VA postpones EHR rollout in Boise (again).
“This isn’t a setback, but rather part of the process,” VA Deputy Undersecretary for Health stated. The VA announced last month that all of its originally planned software deployments for the year, with the exception of Boise, would be delayed until 2023, following a series of outages and logistical issues that have highlighted serious flaws in the EHR system. Despite his lackluster attempt to put a positive spin on it, it the fact remains that this is the third setback for Boise. And that hardly feels like “part of the process.” The deployment at Boise VA Medical Center was originally scheduled for June 25, before being pushed back to July 23. The most recent delay indefinitely postpones the software’s go-live date. The next EHR system deployments are currently scheduled for January 28, 2023, in Michigan’s Aleda E.Lutz VA Medical Center and the VA Ann Arbor Healthcare System. In the meantime, the VA says that the $16 billion EHRM overhaul could triple in cost.
FCC and lawmakers get tangled up in privacy legislation.
At the same time that the FCC is looking to probe the nation’s top mobile internet providers’ privacy practices, Congress decided to take action on its own by terminating the FCC’s powers in the American Data Privacy and Protection Act. The legislation that the House Energy and Commerce Committee passed on Wednesday would void the FCC’s ability to exercise Section 222 of the Communications Act, for “Customer Proprietary Network Information.” The FCC exercised fines to four large wireless carriers for selling their customers’ location information, and they issued those fines citing Section 222 as the basis for their authority. Instead, the Committee turned those powers over to the FTC.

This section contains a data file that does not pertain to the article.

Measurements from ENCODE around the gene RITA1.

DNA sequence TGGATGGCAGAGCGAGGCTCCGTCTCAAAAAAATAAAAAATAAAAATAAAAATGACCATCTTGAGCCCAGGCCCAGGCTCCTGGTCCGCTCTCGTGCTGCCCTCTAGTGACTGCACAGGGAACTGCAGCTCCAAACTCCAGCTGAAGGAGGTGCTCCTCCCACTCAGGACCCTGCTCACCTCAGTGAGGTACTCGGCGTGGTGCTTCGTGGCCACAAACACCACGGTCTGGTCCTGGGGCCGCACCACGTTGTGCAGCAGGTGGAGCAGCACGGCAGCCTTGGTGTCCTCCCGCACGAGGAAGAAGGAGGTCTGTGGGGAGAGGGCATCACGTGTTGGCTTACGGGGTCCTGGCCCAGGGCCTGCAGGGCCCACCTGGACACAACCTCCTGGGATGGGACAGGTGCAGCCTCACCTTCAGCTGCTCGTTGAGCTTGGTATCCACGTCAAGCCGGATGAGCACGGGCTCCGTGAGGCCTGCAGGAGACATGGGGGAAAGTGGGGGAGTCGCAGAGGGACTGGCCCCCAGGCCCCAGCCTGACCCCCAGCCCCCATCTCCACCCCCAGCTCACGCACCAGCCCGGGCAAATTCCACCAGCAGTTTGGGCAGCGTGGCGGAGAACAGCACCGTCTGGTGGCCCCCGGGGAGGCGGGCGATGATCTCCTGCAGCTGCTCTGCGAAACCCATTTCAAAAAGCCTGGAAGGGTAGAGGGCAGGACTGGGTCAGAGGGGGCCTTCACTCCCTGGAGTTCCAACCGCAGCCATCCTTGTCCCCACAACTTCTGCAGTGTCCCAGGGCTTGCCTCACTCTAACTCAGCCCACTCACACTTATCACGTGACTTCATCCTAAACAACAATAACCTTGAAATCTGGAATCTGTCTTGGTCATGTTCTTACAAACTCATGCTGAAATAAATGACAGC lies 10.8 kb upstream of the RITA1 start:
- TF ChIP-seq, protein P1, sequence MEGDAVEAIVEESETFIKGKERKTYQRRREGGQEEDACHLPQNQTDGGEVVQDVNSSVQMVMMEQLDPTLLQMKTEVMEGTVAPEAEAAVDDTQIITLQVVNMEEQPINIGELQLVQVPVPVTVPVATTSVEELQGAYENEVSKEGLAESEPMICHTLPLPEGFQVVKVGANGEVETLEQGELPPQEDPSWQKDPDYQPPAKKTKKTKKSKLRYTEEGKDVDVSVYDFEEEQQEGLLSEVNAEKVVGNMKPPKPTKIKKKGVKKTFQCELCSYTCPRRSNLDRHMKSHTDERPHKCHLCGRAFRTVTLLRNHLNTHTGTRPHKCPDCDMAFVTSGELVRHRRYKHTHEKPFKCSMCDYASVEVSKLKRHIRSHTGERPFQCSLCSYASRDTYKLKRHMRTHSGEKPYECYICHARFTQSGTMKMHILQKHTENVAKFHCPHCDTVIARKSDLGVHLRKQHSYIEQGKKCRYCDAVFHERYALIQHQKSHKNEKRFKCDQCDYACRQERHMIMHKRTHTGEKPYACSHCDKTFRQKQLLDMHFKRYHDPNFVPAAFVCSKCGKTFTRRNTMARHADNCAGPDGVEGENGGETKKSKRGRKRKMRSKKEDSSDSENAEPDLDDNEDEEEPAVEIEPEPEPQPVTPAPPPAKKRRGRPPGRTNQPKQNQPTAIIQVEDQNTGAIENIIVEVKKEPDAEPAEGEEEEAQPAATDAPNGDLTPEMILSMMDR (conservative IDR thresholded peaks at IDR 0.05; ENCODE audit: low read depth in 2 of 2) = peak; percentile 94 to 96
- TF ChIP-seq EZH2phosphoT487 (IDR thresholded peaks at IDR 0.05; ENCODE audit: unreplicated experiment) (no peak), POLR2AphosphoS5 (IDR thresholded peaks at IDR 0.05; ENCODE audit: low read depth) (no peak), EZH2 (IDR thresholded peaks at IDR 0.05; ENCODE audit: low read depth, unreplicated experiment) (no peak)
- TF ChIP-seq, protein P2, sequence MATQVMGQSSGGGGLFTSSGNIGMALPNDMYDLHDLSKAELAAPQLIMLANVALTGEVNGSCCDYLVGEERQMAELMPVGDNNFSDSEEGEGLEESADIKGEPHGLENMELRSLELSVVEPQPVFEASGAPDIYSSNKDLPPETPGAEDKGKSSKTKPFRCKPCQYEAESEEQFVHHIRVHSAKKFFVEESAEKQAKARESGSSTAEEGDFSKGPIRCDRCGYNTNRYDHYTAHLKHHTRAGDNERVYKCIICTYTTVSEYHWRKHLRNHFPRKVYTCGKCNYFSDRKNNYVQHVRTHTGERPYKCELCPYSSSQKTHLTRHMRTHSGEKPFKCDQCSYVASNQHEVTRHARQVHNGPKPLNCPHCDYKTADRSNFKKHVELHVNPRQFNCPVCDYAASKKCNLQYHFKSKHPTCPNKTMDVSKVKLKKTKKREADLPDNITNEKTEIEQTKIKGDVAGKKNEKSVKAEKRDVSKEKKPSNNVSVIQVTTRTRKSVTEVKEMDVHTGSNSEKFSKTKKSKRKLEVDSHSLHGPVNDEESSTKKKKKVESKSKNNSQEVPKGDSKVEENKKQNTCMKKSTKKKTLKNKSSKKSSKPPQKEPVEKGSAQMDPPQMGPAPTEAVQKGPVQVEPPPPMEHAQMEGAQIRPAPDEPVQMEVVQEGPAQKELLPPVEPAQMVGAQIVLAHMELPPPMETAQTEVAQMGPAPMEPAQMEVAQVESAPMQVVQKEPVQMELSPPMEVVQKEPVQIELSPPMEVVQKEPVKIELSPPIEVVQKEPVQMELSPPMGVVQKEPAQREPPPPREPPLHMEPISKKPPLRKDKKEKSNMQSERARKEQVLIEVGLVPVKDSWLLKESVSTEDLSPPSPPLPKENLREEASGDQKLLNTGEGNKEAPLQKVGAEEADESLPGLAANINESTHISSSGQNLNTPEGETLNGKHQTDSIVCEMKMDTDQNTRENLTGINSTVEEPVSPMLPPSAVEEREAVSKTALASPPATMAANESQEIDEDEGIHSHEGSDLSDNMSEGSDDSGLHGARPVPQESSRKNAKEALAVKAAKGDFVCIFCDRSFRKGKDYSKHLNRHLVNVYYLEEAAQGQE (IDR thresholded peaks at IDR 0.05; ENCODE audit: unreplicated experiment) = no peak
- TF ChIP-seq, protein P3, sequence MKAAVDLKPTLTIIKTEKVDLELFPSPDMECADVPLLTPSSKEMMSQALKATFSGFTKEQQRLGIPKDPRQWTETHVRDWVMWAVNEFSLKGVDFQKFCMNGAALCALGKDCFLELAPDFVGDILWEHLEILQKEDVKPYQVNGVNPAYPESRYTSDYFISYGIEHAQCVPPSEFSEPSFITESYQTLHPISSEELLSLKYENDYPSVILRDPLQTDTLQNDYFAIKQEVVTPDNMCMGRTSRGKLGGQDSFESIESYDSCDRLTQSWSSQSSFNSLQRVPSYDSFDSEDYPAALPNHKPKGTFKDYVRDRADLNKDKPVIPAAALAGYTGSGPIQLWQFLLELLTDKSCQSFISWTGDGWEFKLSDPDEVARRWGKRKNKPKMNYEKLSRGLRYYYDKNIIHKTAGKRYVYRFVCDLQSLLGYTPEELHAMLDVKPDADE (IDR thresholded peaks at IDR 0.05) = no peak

FAA says air performance is improving.
The Acting FAA chief says that air carrier performance is performing, although millions of Americans disagree. “We are keeping our eye on things,” said Billy Nolen. “We’ve seen good improvements. We can see overall delays are down…the airlines are working to right the size of their network.” Airlines have pointed the finger at the FAA for air traffic control staffing issues causing delays and cancellations, but Nolen, who has been running the FAA since April, said the “majority” of the problems “are not in any way shape or form related to air traffic (staffing) shortages.” Despite his really believable “Nuh-uh” defense, the FAA says they are on track to hire 1,000 controllers this year. For 1,500 positions, the FAA has accepted more than 57,000 applications. Nope, no staffing shortage there.
Labor Dept. announces 120-day cybersecurity apprenticeship sprint.
The Department of Labor is promoting registered apprenticeships as a way for industry sectors to train skilled cybersecurity workers with a 120-day sprint. Together with the White House Office of the National Cyber Director, Department of Commerce and other agencies, DOL will recruit employers, industry sector associations, labor unions, educational providers, and community-based organizations to join or launch registered apprenticeships through National Apprenticeship Week running Nov. 12-20, 2022. Non-joggers are welcome to apply too.